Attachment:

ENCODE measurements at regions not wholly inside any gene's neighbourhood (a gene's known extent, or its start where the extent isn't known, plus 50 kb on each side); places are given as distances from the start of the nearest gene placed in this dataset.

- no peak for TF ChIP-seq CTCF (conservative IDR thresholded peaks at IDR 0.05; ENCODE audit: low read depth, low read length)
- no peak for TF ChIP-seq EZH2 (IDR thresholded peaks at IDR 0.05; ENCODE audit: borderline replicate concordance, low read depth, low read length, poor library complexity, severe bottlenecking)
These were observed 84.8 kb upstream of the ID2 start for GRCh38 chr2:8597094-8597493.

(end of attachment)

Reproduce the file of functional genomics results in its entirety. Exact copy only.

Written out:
ENCODE measurements at regions not wholly inside any gene's neighbourhood (a gene's known extent, or its start where the extent isn't known, plus 50 kb on each side); places are given as distances from the start of the nearest gene placed in this dataset.

- no peak for TF ChIP-seq CTCF (conservative IDR thresholded peaks at IDR 0.05; ENCODE audit: low read depth, low read length)
- no peak for TF ChIP-seq EZH2 (IDR thresholded peaks at IDR 0.05; ENCODE audit: borderline replicate concordance, low read depth, low read length, poor library complexity, severe bottlenecking)
These were observed 84.8 kb upstream of the ID2 start for GRCh38 chr2:8597094-8597493.